Australian Theatre and Performance

Subject ENGL40020 (2012)

Note: This is an archived Handbook entry from 2012.

Credit Points: 12.50
Level: 4 (Undergraduate)
Dates & Locations:

This subject has the following teaching availabilities in 2012:

Semester 2, Parkville - Taught on campus.
Pre-teaching Period Start not applicable
Teaching Period not applicable
Assessment Period End not applicable
Last date to Self-Enrol not applicable
Census Date not applicable
Last date to Withdraw without fail not applicable

On campus

Timetable can be viewed here. For information about these dates, click here.
Time Commitment: Contact Hours: 2
Total Time Commitment: Not available
Prerequisites: Admission to Master of Arts and Cultural Management, Postgraduate Diploma in Arts and Cultural Management, BA Hons, Postgraduate Certificate in Arts, and Postgraduate Diploma in Arts.
Corequisites: None
Recommended Background Knowledge: None
Non Allowed Subjects: None
Core Participation Requirements:

For the purposes of considering request for Reasonable Adjustments under the disability Standards for Education (Cwth 2005), and Students Experiencing Academic Disadvantage Policy, academic requirements for this subject are articulated in the Subject Description, Subject Objectives, Generic Skills and Assessment Requirements of this entry.

The University is dedicated to provide support to those with special requirements. Further details on the disability support scheme can be found at the Disability Liaison Unit website:


Assoc Prof Denise Varney, Assoc Prof Peter Eckersall


Denise Varney


Peter Eckersall

Subject Overview: Australian Theatre and Performance is a study of representative Australian performing arts selected for historical, dramatic, theatrical and cultural significance. Important plays, performance groups, and artists from the 1960s until the present-day will be discussed and analysed. Students will read plays, view live works and performance documentation, engage in archival research, and undertake textual and performance analysis. An interdisciplinary approach combining aspects of theatre and performance studies and cultural history will inform the subject. Artistic trends are discussed alongside analysis of social, political and cultural movements and contexts evident in the development and expansion of the national performance scene. Australian Theatre and Performance investigates the contemporary senses of diversity and innovation in the arts as well as examining challenges and the changing cultural landscape.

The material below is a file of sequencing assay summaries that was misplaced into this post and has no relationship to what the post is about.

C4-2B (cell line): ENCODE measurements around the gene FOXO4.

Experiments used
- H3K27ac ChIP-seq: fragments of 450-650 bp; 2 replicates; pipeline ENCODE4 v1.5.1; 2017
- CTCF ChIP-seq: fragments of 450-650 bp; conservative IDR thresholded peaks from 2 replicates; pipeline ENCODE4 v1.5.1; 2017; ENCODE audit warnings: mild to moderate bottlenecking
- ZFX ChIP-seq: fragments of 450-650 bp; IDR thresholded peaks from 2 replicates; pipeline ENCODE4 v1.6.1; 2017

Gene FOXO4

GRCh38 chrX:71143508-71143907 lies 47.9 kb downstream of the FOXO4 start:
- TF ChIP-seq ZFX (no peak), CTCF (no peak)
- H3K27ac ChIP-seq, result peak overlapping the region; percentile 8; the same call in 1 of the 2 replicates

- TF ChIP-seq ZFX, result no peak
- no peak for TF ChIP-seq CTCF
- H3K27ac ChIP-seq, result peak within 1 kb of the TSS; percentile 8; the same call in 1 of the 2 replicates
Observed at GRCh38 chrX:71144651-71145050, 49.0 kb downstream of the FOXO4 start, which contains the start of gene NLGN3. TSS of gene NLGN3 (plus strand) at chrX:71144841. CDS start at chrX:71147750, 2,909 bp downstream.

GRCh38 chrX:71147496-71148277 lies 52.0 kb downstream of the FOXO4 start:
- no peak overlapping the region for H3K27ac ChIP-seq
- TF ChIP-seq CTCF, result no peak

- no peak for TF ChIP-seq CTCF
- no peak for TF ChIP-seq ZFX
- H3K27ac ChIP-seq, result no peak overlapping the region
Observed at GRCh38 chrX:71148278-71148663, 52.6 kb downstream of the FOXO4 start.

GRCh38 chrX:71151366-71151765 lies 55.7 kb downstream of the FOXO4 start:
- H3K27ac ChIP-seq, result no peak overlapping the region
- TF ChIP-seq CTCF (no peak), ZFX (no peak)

Upon completion of this subject students will be able to:

  • Apply interdisciplinary methodologies drawing on aesthetic, cultural, social and economic perspectives to inform an understanding of the creation of dramatic literature and performance;
  • Understand how Australian drama is an expression of culture and society;
  • Broaden the understanding of contemporary drama and performance in the contemporary period; and
  • Debate the contribution of the arts to society.
Assessment: An individual research paper on an aspect of the subject, 5000 words to be researched and written up due at the end of semester (100% of assessment). Students are required to attend a minimum of 75% of classes in order to qualify to have their written work assessed. All required written work must be submitted in order to pass the subject.
Prescribed Texts:
  • Ray Lawler, Summer of the Seventeenth Doll. Currency Press, 1978.
  • David Williamson, The Removalists. Currency Press, 1972.
  • Jack Hibberd, A Stretch of the Imagination. Currency Press, new edition, 1977.
  • John Romeril, The Floating World. Currency Press, 1975.
  • Hannie Rayson, Life After George. Currency Press, 2000.
  • Patricia Cornelius, Christos Tsiolkas, Melissa Reeves, Andrew Bovell, Who's Afraid of the Working Class?, Melbourne Stories: Three Plays. Currency Press, 2001.
  • Wesley Enoch and Deborah Mailman, The Seven Stages of Grieving. Playlab Press, 1996.
  • Chi Vu, A Story Of Soil Australian Script Centre, 2002.
  • William Yang, Sadness. St. Leonards, Allen & Unwin, 1996.
  • Stephen Sewell, Myth and Propaganda in Nazi Germany and Contemporary America. Currency Press, 2003.
  • Andrew Bovell, When the Rain Stops Falling. Currency Press, 2009.
  • Jenny Kemp, Madeleine. Available
Breadth Options:

This subject is not available as a breadth subject.

Fees Information: Subject EFTSL, Level, Discipline & Census Date
Generic Skills:

Students who successfully complete this subject will be able to:

  • Prepare and present their ideas in both verbal and written mode to an advanced level and in conformity to conventions of academic presentation;
  • Participate in discussion and group activities and be sensitive to the participation of others;
  • Apply creative and critical thinking in the analysis of artistic works;
  • Manage time effectively in the completion of assessment tasks; and
  • Access a broad range of resource material, including traditional text, art works and electronic media.
Related Course(s): Master of Arts and Cultural Management
Postgraduate Diploma in Arts and Cultural Management
Related Majors/Minors/Specialisations: English
English and Theatre
English and Theatre Studies
English and Theatre Studies

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